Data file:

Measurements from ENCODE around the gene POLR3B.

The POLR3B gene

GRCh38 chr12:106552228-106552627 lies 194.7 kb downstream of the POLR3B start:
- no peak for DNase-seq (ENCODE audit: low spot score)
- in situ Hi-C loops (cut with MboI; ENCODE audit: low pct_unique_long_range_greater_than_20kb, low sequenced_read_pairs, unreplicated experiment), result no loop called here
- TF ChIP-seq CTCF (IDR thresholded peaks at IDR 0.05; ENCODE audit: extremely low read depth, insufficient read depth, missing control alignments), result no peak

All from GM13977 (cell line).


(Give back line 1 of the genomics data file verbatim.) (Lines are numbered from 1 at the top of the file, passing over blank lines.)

Measurements from ENCODE around the gene POLR3B.